Well, in case you've missed it, the Grauniad is attempting to coerce Clark County, OH, voters by having condescending Britishers write obnoxious, factually deficient letters.
In particular, I was concerned by the letter of Lady Antonia Fraser, who is one of my favorite pop-historians:
Why hast thou not the visage of a sweetie or a cutie ... ?
Why art thou so different from Venus?
And why do thou and I have so few interests in common between us?
These sentiments on the subject of duty, so brilliantly expressed by Ogden Nash, may well be yours, dear Unknown, when I, a national of another country, urge you to do your duty and vote in your coming presidential election. In fact, of course, we have all too many interests in common. When you vote - and please do vote by the way, even if you disagree with everything I am about to say - that vote will have as much effect on my future and the much longer future of my children and grandchildren, as it will on your own. For this is a crucial election, the most crucial, I believe, of my lifetime (and I first voted in 1955!).
First of all, if you back Kerry, you will be voting against a savage militaristic foreign policy of pre-emptive killing which has stained the great name of the US so hideously in recent times. A policy that Bush and his gang are set to continue - if they get the opportunity. I say "the great name" of the US because I believe that to be profoundly true. Although resolutely against the Iraq war, I remain equally resolutely philamerican, almost every movement towards liberty in the past having its roots or its refuge in the US.
As a wartime child, I am well aware of the benevolence of the American soldiers who came to our aid, the ones that filled the foreign graveyards where they lay, fallen because they had joined our war. Brought up in Oxford, I regarded these men as gods, generous gods. I shall never forget Hank, a composite of the very young American soldiers who regularly got my brother Thomas and me into the Ritz cinema to see movies such as Saboteur. In fact, Hank, in retrospect, looked rather like the Great Tom, my cinematic hero in Saving Private Ryan (so maybe Tom is Hank's boy; I like to think so). From the image of Hank to that of Abu Ghraib ...
Then there is the question of women's rights, and the possible repeal of legislation that has for a generation made all women equal before the law, not just the rich. Once again, this history of women's rights in America is long, strong and wonderful. As long ago as 1835, Alexis de Tocqueville, visiting America from France, discovered "the singular address and happy boldness" of its women, featured in Democracy in America. If you vote for Kerry, you will help to avert a move backwards towards women's suffering.
President Bush declared on Friday that, "History will decide". Dear Unknown, please be part of that history and restore your country to its greatness, both foreign and domestic.
· Antonia Fraser is a biographer and historian.
The boldfaced part is what disturbed me so deeply. Below, I reproduce my letter to the Guardian Unlimited, sent this morning via email (name withheld on the blog):
I am deeply interested in your attempt to influence
American voters in Clark County, Ohio. One passage in
Lady Antonia Fraser's letter caught my eye:
Then there is the question of women's rights, and the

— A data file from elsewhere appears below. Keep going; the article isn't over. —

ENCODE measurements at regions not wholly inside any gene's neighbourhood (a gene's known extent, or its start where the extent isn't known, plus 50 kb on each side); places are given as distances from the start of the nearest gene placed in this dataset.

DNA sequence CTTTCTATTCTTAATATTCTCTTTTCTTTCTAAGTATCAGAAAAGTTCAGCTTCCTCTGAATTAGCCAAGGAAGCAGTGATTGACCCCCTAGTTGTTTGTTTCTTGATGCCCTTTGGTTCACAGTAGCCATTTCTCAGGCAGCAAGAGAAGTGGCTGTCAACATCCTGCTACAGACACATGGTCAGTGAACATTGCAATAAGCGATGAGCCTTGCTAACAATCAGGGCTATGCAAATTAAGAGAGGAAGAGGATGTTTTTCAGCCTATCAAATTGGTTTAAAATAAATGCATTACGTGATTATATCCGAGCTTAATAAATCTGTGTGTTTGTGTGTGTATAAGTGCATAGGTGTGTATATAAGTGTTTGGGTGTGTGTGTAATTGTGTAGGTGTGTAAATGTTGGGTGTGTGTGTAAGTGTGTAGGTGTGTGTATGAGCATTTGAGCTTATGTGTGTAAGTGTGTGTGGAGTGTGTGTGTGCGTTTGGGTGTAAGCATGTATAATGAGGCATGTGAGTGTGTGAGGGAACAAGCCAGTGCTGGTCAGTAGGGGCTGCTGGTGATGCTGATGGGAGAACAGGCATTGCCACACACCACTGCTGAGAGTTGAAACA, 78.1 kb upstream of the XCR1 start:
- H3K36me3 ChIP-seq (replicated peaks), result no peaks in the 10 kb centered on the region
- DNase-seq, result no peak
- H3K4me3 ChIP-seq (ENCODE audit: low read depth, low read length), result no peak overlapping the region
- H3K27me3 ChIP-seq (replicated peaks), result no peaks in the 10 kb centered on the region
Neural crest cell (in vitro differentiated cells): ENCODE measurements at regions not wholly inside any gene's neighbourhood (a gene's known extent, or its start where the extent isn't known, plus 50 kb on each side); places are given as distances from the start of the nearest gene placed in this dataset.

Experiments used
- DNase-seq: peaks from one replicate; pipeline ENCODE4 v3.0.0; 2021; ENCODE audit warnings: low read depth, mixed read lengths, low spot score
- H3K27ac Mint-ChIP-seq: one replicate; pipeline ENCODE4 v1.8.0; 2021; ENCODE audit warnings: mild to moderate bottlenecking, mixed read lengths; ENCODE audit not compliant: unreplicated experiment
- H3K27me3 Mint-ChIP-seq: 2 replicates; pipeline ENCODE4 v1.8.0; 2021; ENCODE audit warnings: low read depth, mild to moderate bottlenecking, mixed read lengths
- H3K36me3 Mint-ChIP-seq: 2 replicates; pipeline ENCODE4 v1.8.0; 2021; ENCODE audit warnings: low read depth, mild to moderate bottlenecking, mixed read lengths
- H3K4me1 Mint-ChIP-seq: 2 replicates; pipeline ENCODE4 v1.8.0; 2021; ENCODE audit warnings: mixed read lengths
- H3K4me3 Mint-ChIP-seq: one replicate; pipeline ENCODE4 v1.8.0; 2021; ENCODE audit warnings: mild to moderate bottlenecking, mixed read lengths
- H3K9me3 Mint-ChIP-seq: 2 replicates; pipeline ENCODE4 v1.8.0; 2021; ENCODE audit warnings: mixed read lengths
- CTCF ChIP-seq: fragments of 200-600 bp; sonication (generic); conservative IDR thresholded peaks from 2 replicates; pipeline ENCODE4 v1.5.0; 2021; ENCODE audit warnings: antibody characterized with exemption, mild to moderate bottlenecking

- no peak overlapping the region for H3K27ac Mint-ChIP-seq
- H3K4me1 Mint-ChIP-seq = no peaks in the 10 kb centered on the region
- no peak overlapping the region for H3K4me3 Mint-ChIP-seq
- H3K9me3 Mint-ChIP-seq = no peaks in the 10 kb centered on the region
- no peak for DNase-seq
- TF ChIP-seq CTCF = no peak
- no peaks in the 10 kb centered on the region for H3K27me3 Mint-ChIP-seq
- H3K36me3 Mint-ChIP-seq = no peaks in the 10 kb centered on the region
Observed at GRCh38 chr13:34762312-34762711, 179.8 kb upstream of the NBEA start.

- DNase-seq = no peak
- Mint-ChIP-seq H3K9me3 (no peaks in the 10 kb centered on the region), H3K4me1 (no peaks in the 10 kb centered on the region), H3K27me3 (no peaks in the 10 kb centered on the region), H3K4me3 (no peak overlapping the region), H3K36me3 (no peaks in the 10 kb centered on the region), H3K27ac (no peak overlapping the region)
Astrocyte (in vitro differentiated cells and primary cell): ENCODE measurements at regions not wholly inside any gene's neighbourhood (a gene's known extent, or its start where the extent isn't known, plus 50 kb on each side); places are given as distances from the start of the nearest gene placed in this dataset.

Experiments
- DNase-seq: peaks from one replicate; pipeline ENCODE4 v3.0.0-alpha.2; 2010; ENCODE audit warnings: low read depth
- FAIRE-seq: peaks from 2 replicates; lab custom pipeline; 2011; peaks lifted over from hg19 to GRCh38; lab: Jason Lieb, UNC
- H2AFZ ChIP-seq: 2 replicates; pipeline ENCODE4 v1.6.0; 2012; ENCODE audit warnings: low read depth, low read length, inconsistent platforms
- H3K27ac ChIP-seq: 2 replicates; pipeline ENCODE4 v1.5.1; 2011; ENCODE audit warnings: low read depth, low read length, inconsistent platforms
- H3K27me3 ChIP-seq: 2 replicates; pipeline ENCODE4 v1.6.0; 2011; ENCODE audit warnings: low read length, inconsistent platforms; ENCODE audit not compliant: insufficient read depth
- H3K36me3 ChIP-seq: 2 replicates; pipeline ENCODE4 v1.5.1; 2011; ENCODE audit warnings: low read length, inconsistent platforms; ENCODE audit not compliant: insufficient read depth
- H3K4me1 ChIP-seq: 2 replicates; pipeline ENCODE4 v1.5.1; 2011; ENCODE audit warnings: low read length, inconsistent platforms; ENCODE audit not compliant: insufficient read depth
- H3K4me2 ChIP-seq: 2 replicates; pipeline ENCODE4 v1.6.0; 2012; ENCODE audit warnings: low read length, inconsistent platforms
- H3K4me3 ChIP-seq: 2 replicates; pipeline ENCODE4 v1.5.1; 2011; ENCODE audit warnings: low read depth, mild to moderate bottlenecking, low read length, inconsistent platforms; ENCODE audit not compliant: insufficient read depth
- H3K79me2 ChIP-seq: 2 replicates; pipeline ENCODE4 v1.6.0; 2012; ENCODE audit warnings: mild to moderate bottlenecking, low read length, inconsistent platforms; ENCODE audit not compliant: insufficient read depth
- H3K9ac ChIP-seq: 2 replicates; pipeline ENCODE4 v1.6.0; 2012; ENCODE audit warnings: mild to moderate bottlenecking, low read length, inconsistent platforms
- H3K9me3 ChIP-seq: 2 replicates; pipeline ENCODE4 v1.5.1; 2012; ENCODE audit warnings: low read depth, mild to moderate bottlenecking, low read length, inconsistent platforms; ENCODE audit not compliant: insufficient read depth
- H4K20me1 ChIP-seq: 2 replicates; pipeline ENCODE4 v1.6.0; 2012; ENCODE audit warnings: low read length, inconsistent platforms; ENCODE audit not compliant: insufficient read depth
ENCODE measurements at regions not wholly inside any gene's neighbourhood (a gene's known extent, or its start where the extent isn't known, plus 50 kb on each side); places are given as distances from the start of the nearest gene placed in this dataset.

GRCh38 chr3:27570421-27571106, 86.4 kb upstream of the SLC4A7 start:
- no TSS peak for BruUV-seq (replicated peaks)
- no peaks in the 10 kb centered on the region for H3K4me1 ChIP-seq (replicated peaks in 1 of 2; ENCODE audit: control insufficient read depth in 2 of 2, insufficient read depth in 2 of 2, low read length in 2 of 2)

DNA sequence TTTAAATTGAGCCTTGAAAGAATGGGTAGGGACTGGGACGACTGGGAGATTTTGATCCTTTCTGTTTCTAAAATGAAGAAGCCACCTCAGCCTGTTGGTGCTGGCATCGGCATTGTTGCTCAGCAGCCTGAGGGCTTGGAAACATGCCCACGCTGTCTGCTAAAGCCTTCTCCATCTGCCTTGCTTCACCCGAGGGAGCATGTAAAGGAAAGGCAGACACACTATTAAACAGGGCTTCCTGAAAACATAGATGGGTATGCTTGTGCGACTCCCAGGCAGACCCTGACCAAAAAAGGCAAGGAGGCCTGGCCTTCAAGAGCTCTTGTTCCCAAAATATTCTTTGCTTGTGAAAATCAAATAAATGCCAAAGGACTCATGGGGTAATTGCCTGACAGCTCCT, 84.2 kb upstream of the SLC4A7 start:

possible repeal of legislation that has for a
generation made all women equal before the law, not
just the rich. Once again, this history of women's
rights in America is long, strong and wonderful. As
long ago as 1835, Alexis de Tocqueville, visiting
America from France, discovered "the singular address
and happy boldness" of its women, featured in
Democracy in America. If you vote for Kerry, you will
help to avert a move backwards towards women's
I am deeply concerned. First, I have not heard of
"the possible repeal of legislation that has for a
generation made all women equal before the law."
Clearly, Lady Fraser cannot be referring to the 19th
Amendment, no matter how fondly Florence King may wish
for its repeal, as that misguided piece of gas has
been hanging like an albatross around America's neck
since the Roaring Twenties and shows no signs of going
away. Perhaps Lady Fraser is referring to the Supreme
Court's decision in Roe v. Wade, although how a
court's decision can be referred to as legislation is
beyond me. Perhaps this is a nicety of the English
language that this bereft colonial is culturally
incapable of comprehending.
Lady Fraser is surely aware that the vaunted Equal
Rights Amendment failed the test of ratification, so
she cannot be referring to it. I remain, therefore,
confused as to what legislation is on the cusp of
repeal. Also, I am unclear about how exactly the
President goes about repealing legislation; I am
familiar with the veto power, of course, yet, last
time that I checked, veto must be exercised
contemporaneously with the passage of a bill by both
the House of Representatives and Senate (or via
pocketing), and the President has no authority to
repeal legally enacted legislation.
Presumably, then, Congress in either of its two houses
must be considering the repeal of some enormously
portentous equal rights legislation, yet amazingly no
organ (or even organel) of the American news media has
picked it up. Please, Lady Antonia Fraser and editors
of the Guardian, let your American readers (even one
so woefully ill-equipped to think for himself as I)
know what hideous repeal of legislation is
contemplated, and how voting against Bush, and
presumably for Kerry, will prevent the repeal of key
equal rights legislation.
I remain, as always, yours,
I am hopeful that perhaps this may be published.